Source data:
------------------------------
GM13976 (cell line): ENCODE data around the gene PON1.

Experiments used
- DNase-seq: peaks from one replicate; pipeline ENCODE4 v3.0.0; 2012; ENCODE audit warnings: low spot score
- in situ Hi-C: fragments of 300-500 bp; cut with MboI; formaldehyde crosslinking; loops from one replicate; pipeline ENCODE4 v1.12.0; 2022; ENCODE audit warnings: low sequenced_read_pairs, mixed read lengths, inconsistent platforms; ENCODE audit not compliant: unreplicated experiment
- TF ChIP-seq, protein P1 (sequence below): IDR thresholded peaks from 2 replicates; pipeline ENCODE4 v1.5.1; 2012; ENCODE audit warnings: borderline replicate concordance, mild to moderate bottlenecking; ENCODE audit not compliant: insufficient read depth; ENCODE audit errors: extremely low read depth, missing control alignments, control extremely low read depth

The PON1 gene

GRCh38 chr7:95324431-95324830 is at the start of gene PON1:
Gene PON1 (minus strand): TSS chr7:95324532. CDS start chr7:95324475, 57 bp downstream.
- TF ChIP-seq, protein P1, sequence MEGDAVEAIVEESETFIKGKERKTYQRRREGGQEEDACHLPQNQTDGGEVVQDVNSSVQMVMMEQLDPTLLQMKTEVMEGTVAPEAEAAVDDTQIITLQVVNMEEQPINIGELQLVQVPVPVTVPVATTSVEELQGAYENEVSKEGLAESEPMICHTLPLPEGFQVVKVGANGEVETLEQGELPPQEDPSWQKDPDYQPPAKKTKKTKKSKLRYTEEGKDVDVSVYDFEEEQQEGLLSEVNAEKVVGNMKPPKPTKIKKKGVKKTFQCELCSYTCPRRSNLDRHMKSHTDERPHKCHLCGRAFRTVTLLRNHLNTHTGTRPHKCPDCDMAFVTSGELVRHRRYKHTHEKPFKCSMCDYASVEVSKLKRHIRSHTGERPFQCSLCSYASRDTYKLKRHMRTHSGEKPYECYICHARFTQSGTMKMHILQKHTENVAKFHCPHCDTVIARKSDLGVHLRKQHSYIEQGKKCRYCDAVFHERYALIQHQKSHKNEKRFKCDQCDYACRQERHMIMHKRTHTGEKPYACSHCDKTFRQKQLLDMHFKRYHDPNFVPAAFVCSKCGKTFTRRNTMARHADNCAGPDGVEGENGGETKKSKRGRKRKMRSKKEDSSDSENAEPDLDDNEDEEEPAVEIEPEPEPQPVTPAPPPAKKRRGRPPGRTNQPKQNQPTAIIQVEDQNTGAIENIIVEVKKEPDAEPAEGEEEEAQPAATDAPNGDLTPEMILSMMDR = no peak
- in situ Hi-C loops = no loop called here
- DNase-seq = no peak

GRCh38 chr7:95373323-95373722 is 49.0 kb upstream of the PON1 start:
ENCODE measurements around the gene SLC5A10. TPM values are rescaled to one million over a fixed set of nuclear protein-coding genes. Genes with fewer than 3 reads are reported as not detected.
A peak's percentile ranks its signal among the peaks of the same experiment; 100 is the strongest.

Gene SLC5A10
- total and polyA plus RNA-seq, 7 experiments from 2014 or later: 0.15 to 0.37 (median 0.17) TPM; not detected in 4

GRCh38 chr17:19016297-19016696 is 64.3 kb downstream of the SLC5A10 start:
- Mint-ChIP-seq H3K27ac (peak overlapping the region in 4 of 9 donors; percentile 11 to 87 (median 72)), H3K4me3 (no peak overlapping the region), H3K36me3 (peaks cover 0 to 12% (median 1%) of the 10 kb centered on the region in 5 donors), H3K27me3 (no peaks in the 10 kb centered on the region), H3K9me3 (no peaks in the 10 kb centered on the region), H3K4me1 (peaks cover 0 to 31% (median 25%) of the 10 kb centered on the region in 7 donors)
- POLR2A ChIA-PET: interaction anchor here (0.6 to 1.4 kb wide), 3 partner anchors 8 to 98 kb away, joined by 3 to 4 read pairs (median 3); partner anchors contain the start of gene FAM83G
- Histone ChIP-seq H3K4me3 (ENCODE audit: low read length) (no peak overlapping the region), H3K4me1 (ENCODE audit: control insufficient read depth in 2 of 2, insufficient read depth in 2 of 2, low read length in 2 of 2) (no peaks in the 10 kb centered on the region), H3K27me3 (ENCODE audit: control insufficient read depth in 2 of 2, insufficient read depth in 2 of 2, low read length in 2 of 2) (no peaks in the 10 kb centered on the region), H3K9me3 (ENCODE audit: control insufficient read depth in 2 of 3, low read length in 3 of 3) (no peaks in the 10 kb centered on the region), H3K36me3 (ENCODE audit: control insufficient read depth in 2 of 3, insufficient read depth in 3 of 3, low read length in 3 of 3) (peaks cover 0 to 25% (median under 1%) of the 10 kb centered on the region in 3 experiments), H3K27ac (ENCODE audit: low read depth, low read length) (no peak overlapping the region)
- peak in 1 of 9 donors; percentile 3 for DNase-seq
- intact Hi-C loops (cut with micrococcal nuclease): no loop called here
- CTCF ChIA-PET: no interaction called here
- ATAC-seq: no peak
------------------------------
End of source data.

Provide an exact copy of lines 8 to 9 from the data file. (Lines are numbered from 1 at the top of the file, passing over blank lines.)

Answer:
Gene PON1 (minus strand): TSS chr7:95324532. CDS start chr7:95324475, 57 bp downstream.
- TF ChIP-seq, protein P1, sequence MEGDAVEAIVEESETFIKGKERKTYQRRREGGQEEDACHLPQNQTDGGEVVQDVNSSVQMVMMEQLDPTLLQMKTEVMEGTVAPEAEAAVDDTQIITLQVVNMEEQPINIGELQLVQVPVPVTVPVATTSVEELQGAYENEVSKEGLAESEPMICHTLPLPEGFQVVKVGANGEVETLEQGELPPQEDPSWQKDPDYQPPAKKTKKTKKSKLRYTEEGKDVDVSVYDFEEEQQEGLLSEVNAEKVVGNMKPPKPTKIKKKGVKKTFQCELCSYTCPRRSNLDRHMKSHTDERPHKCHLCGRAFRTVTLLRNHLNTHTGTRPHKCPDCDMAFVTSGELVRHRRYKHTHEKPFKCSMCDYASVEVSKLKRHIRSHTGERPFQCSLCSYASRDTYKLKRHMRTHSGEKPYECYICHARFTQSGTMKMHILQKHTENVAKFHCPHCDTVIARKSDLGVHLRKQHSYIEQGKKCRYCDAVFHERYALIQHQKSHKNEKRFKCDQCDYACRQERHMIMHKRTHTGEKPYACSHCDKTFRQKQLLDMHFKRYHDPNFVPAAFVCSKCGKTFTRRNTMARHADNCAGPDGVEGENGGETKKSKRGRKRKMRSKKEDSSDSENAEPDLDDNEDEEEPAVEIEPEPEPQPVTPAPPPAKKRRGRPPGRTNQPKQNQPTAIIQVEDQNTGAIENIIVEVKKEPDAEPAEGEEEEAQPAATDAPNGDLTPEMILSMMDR = no peak